According to psychologist Jeremy Dean, there is research confirming that remembering names is difficult for everyone. Jill Speigel, author of How to Talk to Anyone About Anything, says that “everyone struggles with remembering names. When we first meet someone we’re taking in so much visually and emotionally. They say their name, but it’s up there floating in our heads.” Speigel adds that many common names, like Chris, Joe, Jill, or Amy, all “tend to blend together.” As a result, while we may recognize a person’s face the next time we see him, his name has taken a low priority in our brain’s information processing system—which is, it turns out, completely normal for just about everyone. Continue reading
Suburbiaville by Kyle Cabrera
Every time I think about the events that led up to the last time I saw Martin I become sick. Now that I am an adult I know why it happened, but when I was a child his disappearance left me confused. In history class, the week before he left, our third grade teacher was lecturing about the Second American Civil War. Most of our history books cover the Second American Civil War extensively, but little is said about the first American Civil War, except that it ended in a tie inspiring a brief period of compromise. Our teacher stood in front of the class and asked if anyone knew the names of the two armies that fought each other.
“Us,” a student replied without raising his hand.
“Yes, and who do you mean by us?” The teacher replied.
“The Tea Party,” he said confidently.
The teacher smiled. “Does any one know the name of the army that fought the Tea Party?”
A boy in the front raised his hand. “The blue-bellies.” Continue reading
My Own Personal Tina Fey by Lisa Montagne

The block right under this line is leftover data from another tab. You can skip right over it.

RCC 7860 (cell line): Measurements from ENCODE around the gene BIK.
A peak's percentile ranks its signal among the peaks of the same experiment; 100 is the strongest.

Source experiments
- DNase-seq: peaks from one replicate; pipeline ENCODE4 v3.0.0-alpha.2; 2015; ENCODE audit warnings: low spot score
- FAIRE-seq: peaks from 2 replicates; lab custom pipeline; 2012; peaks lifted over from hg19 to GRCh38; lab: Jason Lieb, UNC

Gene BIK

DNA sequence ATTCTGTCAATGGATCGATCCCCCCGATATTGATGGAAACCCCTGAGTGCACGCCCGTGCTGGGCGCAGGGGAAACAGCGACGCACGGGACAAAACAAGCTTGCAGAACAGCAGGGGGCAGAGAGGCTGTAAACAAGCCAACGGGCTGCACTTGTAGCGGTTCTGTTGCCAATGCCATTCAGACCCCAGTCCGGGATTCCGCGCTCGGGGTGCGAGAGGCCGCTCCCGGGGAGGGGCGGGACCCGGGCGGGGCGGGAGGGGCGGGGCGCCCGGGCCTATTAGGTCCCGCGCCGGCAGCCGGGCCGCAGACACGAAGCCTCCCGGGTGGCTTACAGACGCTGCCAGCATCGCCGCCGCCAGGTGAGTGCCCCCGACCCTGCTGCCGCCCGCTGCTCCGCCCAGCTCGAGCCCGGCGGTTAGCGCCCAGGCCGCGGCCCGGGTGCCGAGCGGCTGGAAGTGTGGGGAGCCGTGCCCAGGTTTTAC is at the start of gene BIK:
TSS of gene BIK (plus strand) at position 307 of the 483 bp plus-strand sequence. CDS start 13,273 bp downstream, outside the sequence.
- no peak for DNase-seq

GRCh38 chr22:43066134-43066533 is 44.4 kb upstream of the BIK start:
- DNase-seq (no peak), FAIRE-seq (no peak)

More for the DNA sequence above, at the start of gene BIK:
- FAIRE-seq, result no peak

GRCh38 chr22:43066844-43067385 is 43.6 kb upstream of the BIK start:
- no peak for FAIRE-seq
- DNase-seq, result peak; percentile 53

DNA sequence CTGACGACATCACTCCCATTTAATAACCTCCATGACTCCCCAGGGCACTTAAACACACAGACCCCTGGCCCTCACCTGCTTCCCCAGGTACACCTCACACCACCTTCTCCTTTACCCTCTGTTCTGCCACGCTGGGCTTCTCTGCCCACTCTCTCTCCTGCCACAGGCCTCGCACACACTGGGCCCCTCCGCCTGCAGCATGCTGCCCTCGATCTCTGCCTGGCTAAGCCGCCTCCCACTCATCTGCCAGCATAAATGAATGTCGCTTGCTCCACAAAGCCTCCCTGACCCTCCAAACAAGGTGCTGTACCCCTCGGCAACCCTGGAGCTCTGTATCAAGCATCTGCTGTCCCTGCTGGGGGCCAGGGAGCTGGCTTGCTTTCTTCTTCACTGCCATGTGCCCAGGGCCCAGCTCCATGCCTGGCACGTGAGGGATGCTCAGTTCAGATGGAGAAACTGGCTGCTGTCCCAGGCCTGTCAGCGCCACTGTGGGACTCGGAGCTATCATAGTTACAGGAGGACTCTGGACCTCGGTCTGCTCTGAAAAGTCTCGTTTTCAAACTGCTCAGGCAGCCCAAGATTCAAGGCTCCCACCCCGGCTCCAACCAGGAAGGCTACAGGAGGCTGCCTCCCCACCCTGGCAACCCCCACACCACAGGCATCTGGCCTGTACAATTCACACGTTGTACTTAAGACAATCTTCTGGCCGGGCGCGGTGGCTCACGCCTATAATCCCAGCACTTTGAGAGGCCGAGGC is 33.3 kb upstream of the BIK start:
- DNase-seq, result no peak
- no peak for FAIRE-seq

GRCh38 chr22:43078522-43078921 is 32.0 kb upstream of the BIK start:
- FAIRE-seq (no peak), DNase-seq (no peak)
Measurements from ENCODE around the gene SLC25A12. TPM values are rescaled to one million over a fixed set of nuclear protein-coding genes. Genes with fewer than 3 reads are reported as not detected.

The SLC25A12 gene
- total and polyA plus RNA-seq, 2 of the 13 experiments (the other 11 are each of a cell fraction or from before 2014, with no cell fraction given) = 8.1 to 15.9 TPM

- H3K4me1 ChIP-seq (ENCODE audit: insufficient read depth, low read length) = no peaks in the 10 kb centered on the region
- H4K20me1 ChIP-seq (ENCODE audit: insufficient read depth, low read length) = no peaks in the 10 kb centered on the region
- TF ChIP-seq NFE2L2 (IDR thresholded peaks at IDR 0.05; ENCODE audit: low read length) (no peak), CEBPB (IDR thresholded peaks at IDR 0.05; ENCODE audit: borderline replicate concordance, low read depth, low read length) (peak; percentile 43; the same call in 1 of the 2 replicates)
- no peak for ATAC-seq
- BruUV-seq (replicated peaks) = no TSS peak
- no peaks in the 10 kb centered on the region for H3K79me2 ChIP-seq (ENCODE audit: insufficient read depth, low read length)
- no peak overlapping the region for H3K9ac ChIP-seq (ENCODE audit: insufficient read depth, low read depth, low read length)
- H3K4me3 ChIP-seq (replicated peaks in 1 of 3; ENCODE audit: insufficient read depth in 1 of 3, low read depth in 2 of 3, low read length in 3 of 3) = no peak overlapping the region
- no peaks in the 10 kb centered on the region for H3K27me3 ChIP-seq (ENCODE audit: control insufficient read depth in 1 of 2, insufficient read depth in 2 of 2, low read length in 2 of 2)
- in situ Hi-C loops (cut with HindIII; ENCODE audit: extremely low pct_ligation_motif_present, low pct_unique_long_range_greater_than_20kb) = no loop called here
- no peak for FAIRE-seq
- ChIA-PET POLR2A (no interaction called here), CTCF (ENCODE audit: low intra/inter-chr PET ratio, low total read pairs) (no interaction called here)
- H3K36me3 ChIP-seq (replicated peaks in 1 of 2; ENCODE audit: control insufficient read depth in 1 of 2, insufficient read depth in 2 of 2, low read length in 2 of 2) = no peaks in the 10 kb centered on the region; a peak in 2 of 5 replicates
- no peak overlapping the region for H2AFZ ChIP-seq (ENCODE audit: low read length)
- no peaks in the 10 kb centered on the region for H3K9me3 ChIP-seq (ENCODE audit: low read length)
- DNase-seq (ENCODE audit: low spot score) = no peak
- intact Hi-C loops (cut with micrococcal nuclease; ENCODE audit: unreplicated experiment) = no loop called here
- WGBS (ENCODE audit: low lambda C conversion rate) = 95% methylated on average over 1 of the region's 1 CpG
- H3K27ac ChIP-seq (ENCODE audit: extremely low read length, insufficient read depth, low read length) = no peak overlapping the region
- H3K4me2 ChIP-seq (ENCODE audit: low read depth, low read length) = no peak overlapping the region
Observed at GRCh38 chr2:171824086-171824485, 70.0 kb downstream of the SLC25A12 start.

This was originally written for “Talking Out My Pie Hole” @ lisamontagne.com, and it was featured on boomerreviews.com.
|September 9, 2013
Throughout my life, I have been told that I resemble various actresses: in the 80s, it was Sally Field; in the 90s it was Julia Louis-Dreyfus (something to do with the big 90s hair); in the early 2000s it was Megan Mullally as Karen Walker on “Will and Grace” (please note that I am a generous—and not a mean—drunk); and for the past four or five years, it has been Tina Fey. I admire these women immensely; they are all smart, talented, sassy, and pretty in the kind of way that gets the blood of pasty-faced nerds flowing. I am happy to be compared with these women; I wouldn’t mind being any one of them, especially Tina Fey. She has many impressive talents and accomplishments, all wrapped up in wit and wisdom, but I especially admire her for pulling off kissing Paul Rudd on the big screen in a 2013 rom com—that was truly inspiring. If, as a woman who came to be a movie star late in the game, she can get hired to play the love interest of such a yummy cutie-pie as Paul Rudd, then I feel as if I can do anything. Continue reading